Old plays won't save coal but a carbon tax could

March 31, 2013 

Bob Inglis, who directs the Energy and Enterprise Initiative, is a former Republican member of Congress from South Carolina.

Coal built our economy but its future is grim — unless we find an alternative to EPA regulation of heat-trapping gases like CO². If we can clean it up, coal can be a useful resource for years to come. If we can't, it will ultimately become much less valuable.

Strange as it may sound, that's why the CEO of one of the world's largest coal companies is in favor of a carbon tax. Marius Kloppers figures that BHP Billiton has hundreds of years of coal in the ground in Australia. The problem is that his biggest customer, China, may tire of breathing dirty air. If they do and if the Chinese innovate around coal, BHP's inventory could be reduced to a 20- or 30-year salable commodity. So BHP wants to push coal up the technology curve.

Some U.S. coal companies are also investing in the long-term viability of America's most abundant energy resource. They're rightly asking for and are conducting research on carbon capture and sequestration (CCS). If CCS could be combined with coal gasification technologies, it's possible that water vapor would be the only emission from coal-fired plants. That's a bold future — the kind of future that CEOs like Kloppers want to bring about.

The standard play is to try to slow the inevitable. And nowhere is it more standard than in Washington, D.C. The Environmental Protection Agency is under orders from the Supreme Court to regulate CO² as a pollutant under the Clean Air Act. The EPA has drafted CO² regulations for new coal plants. Soon, EPA plans to regulate CO² from existing coal plants. When it does, coal will lose, quickly, to competitors like natural gas. This regulatory scenario gives coal no time to innovate.

The standard line from coal state representatives is, "Let's get together and try to stop those regulations." It's the same play textile states attempted when the rest of the country decided it likedcheaper, imported clothes. It's the same play tobacco states tried when the rest of the county decided to quit subsidizing smoking.

When something becomes inevitable — like the pricing of carbon — there's little to be gained from simply slowing government regulation. Endless litigation and aggressive congressional oversight may delay the onset of regulations but, like textiles and tobacco, the writing's on the wall.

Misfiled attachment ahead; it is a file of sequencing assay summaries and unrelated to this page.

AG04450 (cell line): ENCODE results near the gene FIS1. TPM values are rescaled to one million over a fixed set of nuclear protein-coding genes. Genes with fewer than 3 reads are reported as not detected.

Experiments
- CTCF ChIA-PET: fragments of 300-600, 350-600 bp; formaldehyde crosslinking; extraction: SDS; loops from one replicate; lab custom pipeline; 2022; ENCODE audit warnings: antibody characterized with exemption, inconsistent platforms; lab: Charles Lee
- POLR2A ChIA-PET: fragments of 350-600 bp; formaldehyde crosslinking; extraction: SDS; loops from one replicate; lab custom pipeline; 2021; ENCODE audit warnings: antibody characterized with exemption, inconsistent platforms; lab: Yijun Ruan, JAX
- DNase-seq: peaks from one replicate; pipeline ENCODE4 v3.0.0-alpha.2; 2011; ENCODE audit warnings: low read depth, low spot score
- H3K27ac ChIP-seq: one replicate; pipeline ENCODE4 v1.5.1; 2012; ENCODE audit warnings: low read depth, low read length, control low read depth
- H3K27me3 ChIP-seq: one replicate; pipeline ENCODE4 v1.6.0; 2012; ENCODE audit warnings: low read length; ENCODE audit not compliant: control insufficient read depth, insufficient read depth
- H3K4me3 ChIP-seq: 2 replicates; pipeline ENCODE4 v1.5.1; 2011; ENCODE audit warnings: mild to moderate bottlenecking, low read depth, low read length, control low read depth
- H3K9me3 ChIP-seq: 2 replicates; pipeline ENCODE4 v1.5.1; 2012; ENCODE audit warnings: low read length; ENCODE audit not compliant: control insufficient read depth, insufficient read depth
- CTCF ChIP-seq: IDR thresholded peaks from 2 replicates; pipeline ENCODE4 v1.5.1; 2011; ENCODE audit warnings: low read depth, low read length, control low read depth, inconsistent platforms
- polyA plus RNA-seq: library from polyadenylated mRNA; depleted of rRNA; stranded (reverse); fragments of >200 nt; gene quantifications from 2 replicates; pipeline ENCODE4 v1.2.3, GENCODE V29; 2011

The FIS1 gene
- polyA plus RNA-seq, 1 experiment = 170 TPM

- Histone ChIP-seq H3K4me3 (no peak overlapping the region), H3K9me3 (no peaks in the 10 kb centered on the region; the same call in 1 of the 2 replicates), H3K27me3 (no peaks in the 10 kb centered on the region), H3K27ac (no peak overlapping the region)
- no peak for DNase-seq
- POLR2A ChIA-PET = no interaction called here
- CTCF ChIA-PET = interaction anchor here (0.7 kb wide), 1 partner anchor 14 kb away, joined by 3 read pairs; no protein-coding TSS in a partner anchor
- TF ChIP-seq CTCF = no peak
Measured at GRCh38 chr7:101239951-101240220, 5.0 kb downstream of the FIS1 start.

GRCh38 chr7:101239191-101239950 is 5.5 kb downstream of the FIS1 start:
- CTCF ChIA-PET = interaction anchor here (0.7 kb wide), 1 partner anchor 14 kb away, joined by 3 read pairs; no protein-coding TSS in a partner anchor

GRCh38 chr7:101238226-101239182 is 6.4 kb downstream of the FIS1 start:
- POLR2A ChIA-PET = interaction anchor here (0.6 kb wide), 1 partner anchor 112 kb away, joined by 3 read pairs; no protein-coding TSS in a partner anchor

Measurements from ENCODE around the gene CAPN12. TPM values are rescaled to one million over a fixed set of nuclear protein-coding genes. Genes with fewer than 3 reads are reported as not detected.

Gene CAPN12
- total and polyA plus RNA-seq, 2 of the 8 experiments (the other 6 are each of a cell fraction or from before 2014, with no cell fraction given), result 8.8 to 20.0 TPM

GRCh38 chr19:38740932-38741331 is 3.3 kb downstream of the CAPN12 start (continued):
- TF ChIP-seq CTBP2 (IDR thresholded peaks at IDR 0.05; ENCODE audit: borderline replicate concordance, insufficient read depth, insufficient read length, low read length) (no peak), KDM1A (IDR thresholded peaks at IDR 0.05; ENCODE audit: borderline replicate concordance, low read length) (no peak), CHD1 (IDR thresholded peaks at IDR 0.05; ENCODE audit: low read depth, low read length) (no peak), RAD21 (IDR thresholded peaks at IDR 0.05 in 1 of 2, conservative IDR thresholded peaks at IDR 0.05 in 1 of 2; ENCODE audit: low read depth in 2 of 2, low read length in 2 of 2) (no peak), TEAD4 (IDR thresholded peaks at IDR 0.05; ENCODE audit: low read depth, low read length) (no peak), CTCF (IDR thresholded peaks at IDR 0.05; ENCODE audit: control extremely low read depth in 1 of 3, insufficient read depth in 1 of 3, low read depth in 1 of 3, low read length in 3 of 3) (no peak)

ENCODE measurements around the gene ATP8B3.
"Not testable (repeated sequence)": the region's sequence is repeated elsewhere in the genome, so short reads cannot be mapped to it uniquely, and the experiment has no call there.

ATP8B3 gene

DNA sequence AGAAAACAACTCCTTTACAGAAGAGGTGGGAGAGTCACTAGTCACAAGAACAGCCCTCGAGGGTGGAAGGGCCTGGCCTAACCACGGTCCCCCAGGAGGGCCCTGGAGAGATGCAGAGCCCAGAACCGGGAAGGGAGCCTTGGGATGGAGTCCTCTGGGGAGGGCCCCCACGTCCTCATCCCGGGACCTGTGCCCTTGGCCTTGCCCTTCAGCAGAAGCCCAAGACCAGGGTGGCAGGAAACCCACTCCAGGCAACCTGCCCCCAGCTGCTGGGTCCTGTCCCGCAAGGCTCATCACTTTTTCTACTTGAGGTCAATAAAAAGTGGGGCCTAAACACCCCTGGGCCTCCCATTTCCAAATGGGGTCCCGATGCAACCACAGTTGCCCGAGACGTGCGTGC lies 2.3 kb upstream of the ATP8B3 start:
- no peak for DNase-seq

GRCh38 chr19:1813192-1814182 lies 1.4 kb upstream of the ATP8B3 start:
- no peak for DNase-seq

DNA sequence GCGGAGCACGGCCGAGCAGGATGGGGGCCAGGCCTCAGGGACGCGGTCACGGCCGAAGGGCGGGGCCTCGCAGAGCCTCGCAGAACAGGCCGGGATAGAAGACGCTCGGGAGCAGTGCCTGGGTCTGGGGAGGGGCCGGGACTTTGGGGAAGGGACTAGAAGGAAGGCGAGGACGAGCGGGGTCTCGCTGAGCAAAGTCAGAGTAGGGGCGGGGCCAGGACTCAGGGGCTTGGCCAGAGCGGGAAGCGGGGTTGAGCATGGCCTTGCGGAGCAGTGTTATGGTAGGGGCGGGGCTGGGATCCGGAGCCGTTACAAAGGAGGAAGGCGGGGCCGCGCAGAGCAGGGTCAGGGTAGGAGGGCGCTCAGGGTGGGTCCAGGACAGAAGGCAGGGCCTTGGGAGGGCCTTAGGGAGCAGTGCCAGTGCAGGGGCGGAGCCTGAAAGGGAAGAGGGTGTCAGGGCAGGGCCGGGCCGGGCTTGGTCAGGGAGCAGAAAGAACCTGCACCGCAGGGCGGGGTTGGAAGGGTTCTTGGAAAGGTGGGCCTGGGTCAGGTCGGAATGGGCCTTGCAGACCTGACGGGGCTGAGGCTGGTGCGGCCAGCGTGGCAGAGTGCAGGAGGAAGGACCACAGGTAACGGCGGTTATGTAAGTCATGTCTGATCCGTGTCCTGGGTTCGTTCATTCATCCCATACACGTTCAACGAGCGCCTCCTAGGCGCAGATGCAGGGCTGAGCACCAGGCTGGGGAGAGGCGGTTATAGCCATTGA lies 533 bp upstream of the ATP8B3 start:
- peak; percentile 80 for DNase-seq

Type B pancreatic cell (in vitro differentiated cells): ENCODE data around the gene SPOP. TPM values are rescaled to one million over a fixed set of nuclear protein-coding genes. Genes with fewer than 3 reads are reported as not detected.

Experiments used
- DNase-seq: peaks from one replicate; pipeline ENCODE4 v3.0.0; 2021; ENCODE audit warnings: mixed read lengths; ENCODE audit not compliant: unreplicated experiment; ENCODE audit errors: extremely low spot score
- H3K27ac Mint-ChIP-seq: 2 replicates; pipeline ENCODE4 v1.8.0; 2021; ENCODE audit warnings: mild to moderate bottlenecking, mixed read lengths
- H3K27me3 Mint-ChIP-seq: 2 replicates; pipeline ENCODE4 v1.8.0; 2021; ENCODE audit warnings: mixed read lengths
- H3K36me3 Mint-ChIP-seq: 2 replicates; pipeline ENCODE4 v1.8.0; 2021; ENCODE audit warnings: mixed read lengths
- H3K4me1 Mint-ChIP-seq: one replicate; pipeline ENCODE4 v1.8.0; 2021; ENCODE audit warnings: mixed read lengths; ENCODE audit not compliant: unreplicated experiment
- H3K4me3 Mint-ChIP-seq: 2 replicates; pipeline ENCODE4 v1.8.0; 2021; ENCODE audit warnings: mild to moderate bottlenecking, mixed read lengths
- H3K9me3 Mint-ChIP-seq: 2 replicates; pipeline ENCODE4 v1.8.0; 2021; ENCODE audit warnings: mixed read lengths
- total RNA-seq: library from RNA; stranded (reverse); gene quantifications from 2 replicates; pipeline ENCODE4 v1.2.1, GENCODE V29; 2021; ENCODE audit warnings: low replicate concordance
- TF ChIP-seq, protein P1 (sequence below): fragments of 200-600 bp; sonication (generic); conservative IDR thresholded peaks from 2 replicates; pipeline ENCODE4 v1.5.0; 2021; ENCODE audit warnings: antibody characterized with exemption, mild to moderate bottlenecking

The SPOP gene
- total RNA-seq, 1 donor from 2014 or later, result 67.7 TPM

Bluster may provide some cover to elected officials representing coal-dependent constituents, but it won't secure their constituents' future. Coal needs a different series of plays.

For coal, the right kind of CO² tax would be far better than pending CO² regulation. A well-planned and fair carbon tax would give coal time — time to try CCS, time for domestic users of coal-fired power to continue manufacturing here rather than moving production to non-CO² regulated countries, and time to continue exporting coal, tax-free.

The very different play for coal might look like this: Tax carbon upstream at the mine and at the pipeline. Pair that new carbon tax with a dollar-for-dollar reduction in other taxes so we don't grow the government and families have more money to cope with higher energy prices. Repeal Clean Air Act regulations that would be made redundant by the price on carbon. Make the new carbon tax border-adjustable so that it's removed on exports and imposed on imports.

The border-adjustable feature is critical in two ways. First, coal from the U.S. wouldn't be priced out of foreign markets because the U.S. carbon tax would be removed on export. Second, manufacturers who use coal-fired power in the U.S. would have level CO² costs with their foreign competitors. CO² pricing here wouldn't cause them to move their factories to a non-CO²-priced countries because imports would be taxed equally on CO² content.

Sometimes we find that something we've been doing for years has consequences we never envisioned. Years ago, who knew smoking caused cancer? Tobacco companies fought the inevitable conclusion of the research, but they ultimately lost. Now, some of the same people — literally some of the same people — are fighting the inevitable conclusion of chemistry and physics and the effects of greenhouse gasses. They will lose. Coal could lose with them.

Coal states have the opportunity to call the next series of plays. There's something better than "Up the middle, up the middle, up the middle, punt."

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